“The Balloonman” is an interesting episode, even if it doesn’t feature the action-packed punches I expected from the previews. The opening shot is beautiful. It features stunning cinematography that carries over throughout the episode. Director Dermott Downs and DP Tom Yatsko’s composition exposes the beauty Gotham while highlighting the crime and decay of the city.
Downs and Yatsko treat us to a mesmerizing establishing shot that’s eerily reminiscent of New York; it stands in direct contrast to the Chicago-like feeling I got in the first episode. The shot then cuts to a bus stop, and finally rests on a close-up on a bus door. They open, and none other than Oswald Cobblepot (Robin Lord Taylor) himself walks off. It was a refreshing change not opening with “the crime of the week” in this episode. It shook up our expectations and created something of a change of pace, even if we did eventually get our set-up scene shortly thereafter.
Cobblepot’s return to Gotham didn’t have the gravitas I expected. He’s keeping his head down for now, making calculated moves as he quietly networks with all the right people. It’s clear Cobblepot is gearing up for something big. I’m not sure what this is just yet, but I’m certainly waiting with heated anticipation.
This week’s episode, “The Balloonman,” solidified Gotham‘s standing as one of the best new shows on TV this fall. The episode was smartly written and stunning to watch. However, the strength of “The Balloonman” really comes from its innovative foreshadowing. Heller is a master at smoothly navigating multiple story lines within a single episode. He presents with a lot of information about its characters, and yet the show never feels overwhelming.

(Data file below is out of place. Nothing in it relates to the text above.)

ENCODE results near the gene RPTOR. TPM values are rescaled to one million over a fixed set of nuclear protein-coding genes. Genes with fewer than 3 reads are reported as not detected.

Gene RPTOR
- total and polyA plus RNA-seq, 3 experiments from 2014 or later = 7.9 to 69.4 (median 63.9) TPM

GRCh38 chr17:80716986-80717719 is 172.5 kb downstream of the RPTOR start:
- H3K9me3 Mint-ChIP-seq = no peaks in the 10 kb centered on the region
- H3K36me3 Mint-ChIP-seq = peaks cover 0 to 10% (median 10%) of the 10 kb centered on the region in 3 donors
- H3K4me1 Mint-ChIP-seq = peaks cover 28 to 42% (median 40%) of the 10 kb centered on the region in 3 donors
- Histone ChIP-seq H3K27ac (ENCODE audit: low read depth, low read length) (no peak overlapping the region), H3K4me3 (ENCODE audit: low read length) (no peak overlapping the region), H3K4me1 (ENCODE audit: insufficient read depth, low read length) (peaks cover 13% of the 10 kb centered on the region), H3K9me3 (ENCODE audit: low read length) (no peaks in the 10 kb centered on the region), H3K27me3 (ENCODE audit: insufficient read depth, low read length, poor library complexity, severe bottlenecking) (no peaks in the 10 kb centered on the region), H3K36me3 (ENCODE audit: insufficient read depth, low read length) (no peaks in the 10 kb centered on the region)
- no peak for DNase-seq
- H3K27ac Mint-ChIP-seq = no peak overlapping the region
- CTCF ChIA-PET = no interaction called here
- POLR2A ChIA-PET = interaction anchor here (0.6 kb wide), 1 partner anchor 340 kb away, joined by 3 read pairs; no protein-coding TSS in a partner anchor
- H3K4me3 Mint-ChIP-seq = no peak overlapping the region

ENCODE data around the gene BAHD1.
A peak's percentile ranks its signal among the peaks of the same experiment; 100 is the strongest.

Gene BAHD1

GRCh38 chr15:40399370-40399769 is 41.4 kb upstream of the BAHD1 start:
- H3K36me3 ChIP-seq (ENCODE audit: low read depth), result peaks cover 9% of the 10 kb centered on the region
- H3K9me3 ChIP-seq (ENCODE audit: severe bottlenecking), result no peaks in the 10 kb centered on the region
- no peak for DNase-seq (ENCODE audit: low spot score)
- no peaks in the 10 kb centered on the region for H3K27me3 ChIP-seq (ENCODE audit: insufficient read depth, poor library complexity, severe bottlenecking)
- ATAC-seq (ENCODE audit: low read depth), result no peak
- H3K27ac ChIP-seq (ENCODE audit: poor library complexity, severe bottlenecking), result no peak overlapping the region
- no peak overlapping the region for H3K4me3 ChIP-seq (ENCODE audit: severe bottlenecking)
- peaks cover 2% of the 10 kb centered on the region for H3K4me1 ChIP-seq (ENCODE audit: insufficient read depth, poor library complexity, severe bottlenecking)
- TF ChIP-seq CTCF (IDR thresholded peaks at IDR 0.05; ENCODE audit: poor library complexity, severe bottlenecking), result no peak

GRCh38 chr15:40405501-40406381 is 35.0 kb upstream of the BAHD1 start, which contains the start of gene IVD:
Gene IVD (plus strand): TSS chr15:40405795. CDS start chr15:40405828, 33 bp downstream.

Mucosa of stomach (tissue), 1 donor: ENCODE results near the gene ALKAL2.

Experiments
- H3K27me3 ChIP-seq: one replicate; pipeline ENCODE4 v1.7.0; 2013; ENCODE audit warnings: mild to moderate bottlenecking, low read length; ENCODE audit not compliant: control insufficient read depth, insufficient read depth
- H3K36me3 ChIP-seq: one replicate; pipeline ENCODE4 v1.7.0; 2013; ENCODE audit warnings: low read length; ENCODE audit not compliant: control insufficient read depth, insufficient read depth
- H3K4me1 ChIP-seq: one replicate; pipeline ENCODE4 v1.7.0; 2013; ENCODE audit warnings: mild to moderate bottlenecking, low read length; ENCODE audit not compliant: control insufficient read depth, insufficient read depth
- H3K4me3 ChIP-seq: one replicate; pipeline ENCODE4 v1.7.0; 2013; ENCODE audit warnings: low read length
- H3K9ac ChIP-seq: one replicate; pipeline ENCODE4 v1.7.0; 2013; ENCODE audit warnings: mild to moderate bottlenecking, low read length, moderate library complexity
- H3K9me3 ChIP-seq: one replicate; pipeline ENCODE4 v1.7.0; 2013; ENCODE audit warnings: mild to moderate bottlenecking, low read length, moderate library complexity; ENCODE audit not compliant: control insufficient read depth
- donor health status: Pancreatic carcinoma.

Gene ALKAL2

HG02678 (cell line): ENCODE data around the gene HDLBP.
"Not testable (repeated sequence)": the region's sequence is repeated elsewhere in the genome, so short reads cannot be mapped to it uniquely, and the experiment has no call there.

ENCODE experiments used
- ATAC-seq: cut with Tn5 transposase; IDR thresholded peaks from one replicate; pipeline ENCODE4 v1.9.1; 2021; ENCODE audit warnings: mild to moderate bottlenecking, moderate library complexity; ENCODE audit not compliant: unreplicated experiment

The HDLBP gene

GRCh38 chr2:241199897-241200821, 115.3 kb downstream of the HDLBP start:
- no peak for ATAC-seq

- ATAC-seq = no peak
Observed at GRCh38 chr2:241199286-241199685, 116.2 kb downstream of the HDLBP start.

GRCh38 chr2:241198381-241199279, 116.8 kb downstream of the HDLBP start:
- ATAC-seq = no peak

Newcomer Balloonman (Dan Bakkedahl) is a vigilante who sets up more familiar aspects of the Batman myhtos. First, his presence gives young Bruce Wayne (David Mazouz) a glimpse at what a vigilante might achieve, as well as the potential they have to change Gotham. Second, it establishes Gordon’s (Ben McKenzie) less-than-positive feelings toward people who take the law in their own hands. It’s a great example of how Heller’s smaller plots feature into a bigger picture. The simple introduction of a new character was enough to really push forward Bruce and Gordon’s evolution as characters.
In the beginning, Gordon’s partnership with Bullock (Donal Logue) appeared to be a major source of conflict. With Gordon’s steadfast moral compass and Bullock’s willingness to bend the law, the detectives seemed doomed to never get along. In “The Balloonman,” we can already see Jim rubbing off on Bullock.
While he’s not an entirely new man, it is evident that Gordon’s influence is shaping Bullock into a better person. It also gives us a good source of humor. Jim’s face whenever Bullock does something ethically questionable is always hysterical.
The admiration I once felt for Fish Mooney in previous episode is dwindling after the “The Ballonman.” What first appeared to be a cool, new and original villain is crumbling under its own weight; Pinkett-Smith’s acting is verging on overdone as she indulges cliché.
Mooney is starting to feel more predictable than the wildcard to whom we were first introduced. I’m hoping she returns to her older more mysterious ways soon. If this keeps up, I think Gotham could function perfectly fine without her – and might it be better for it.
Mediocre performances aside, the writing for Gotham remains clever and tight. The show features origin stories woven in with the procedural plotlines, a unique combination we haven’t really seen before. With each episode, it becomes clearer how Gotham‘s overarching narrative is going to shake out. I commend creator, executive producer and writer Bruno Heller for trying something new.
Gotham‘s strength is in its endings. As mentioned in my last review, cliffhangers can be a great way to guarantee viewership for the following week. Still, over reliance on this technique can feel lazy and exhausting. There is an inevitability that Gotham – sprawling as it is – will never tie up its storylines completely in just one episode. But I hope Heller and Co. offer more closure soon, or else their show may lose steam.
Judging from the previews, next week’s “Arkham” looks pretty action-packed. Of course, I thought the same of “The Balloonman,” and that absolutely wasn’t the case. This suggests the editing of the previews does not accurately represent the show. Nevertheless, after rumblings and murmurs about Arkham from the characters we’ve met so far, I’m excited see Heller’s imagining of such a classic comic book setting.